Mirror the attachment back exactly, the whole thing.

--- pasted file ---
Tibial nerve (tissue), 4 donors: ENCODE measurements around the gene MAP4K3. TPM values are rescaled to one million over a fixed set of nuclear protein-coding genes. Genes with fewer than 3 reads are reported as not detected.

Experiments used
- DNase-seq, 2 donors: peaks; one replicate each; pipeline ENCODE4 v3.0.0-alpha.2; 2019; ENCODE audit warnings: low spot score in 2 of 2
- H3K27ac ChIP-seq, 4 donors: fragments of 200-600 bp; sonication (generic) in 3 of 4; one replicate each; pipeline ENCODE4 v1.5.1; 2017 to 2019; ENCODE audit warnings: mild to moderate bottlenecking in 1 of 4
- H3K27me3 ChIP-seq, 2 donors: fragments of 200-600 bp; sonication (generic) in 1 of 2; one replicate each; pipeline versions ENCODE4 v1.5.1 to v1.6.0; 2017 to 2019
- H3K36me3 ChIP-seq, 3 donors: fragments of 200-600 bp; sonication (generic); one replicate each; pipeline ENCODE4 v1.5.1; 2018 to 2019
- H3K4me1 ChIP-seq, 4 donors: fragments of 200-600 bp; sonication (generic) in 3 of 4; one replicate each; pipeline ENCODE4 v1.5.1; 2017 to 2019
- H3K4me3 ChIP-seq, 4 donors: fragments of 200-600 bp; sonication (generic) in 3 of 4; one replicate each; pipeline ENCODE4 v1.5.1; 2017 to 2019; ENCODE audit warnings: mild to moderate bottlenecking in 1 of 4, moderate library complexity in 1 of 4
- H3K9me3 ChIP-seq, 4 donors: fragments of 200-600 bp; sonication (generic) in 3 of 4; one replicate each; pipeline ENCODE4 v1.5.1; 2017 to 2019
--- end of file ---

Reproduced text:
Tibial nerve (tissue), 4 donors: ENCODE measurements around the gene MAP4K3. TPM values are rescaled to one million over a fixed set of nuclear protein-coding genes. Genes with fewer than 3 reads are reported as not detected.

Experiments used
- DNase-seq, 2 donors: peaks; one replicate each; pipeline ENCODE4 v3.0.0-alpha.2; 2019; ENCODE audit warnings: low spot score in 2 of 2
- H3K27ac ChIP-seq, 4 donors: fragments of 200-600 bp; sonication (generic) in 3 of 4; one replicate each; pipeline ENCODE4 v1.5.1; 2017 to 2019; ENCODE audit warnings: mild to moderate bottlenecking in 1 of 4
- H3K27me3 ChIP-seq, 2 donors: fragments of 200-600 bp; sonication (generic) in 1 of 2; one replicate each; pipeline versions ENCODE4 v1.5.1 to v1.6.0; 2017 to 2019
- H3K36me3 ChIP-seq, 3 donors: fragments of 200-600 bp; sonication (generic); one replicate each; pipeline ENCODE4 v1.5.1; 2018 to 2019
- H3K4me1 ChIP-seq, 4 donors: fragments of 200-600 bp; sonication (generic) in 3 of 4; one replicate each; pipeline ENCODE4 v1.5.1; 2017 to 2019
- H3K4me3 ChIP-seq, 4 donors: fragments of 200-600 bp; sonication (generic) in 3 of 4; one replicate each; pipeline ENCODE4 v1.5.1; 2017 to 2019; ENCODE audit warnings: mild to moderate bottlenecking in 1 of 4, moderate library complexity in 1 of 4
- H3K9me3 ChIP-seq, 4 donors: fragments of 200-600 bp; sonication (generic) in 3 of 4; one replicate each; pipeline ENCODE4 v1.5.1; 2017 to 2019